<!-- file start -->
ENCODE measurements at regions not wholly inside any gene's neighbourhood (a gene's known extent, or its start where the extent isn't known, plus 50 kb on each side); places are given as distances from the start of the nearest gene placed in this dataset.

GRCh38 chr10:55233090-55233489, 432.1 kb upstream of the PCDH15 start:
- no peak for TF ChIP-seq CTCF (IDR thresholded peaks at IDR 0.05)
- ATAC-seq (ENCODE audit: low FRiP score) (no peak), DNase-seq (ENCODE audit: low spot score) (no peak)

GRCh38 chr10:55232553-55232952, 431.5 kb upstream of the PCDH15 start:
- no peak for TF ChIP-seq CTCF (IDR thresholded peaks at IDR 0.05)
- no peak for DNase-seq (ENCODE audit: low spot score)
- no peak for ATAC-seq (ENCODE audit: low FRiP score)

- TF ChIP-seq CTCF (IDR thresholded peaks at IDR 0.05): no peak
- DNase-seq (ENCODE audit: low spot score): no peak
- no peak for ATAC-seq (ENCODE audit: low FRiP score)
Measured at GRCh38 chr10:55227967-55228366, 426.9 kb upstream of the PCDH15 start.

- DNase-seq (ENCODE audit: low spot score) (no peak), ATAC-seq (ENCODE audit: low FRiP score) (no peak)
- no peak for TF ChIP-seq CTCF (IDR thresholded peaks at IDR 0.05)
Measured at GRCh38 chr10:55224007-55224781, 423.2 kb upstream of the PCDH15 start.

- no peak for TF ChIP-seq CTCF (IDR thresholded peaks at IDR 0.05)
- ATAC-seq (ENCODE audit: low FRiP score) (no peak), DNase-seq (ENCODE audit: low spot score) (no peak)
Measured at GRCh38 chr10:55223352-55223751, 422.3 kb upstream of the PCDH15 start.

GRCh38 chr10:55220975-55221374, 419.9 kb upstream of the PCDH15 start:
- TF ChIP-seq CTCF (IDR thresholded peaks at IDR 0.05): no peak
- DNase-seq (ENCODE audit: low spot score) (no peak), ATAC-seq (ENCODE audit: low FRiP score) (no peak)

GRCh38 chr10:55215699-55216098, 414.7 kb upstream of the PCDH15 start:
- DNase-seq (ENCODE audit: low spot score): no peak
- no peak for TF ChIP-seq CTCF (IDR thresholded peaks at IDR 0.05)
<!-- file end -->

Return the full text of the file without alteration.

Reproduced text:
ENCODE measurements at regions not wholly inside any gene's neighbourhood (a gene's known extent, or its start where the extent isn't known, plus 50 kb on each side); places are given as distances from the start of the nearest gene placed in this dataset.

GRCh38 chr10:55233090-55233489, 432.1 kb upstream of the PCDH15 start:
- no peak for TF ChIP-seq CTCF (IDR thresholded peaks at IDR 0.05)
- ATAC-seq (ENCODE audit: low FRiP score) (no peak), DNase-seq (ENCODE audit: low spot score) (no peak)

GRCh38 chr10:55232553-55232952, 431.5 kb upstream of the PCDH15 start:
- no peak for TF ChIP-seq CTCF (IDR thresholded peaks at IDR 0.05)
- no peak for DNase-seq (ENCODE audit: low spot score)
- no peak for ATAC-seq (ENCODE audit: low FRiP score)

- TF ChIP-seq CTCF (IDR thresholded peaks at IDR 0.05): no peak
- DNase-seq (ENCODE audit: low spot score): no peak
- no peak for ATAC-seq (ENCODE audit: low FRiP score)
Measured at GRCh38 chr10:55227967-55228366, 426.9 kb upstream of the PCDH15 start.

- DNase-seq (ENCODE audit: low spot score) (no peak), ATAC-seq (ENCODE audit: low FRiP score) (no peak)
- no peak for TF ChIP-seq CTCF (IDR thresholded peaks at IDR 0.05)
Measured at GRCh38 chr10:55224007-55224781, 423.2 kb upstream of the PCDH15 start.

- no peak for TF ChIP-seq CTCF (IDR thresholded peaks at IDR 0.05)
- ATAC-seq (ENCODE audit: low FRiP score) (no peak), DNase-seq (ENCODE audit: low spot score) (no peak)
Measured at GRCh38 chr10:55223352-55223751, 422.3 kb upstream of the PCDH15 start.

GRCh38 chr10:55220975-55221374, 419.9 kb upstream of the PCDH15 start:
- TF ChIP-seq CTCF (IDR thresholded peaks at IDR 0.05): no peak
- DNase-seq (ENCODE audit: low spot score) (no peak), ATAC-seq (ENCODE audit: low FRiP score) (no peak)

GRCh38 chr10:55215699-55216098, 414.7 kb upstream of the PCDH15 start:
- DNase-seq (ENCODE audit: low spot score): no peak
- no peak for TF ChIP-seq CTCF (IDR thresholded peaks at IDR 0.05)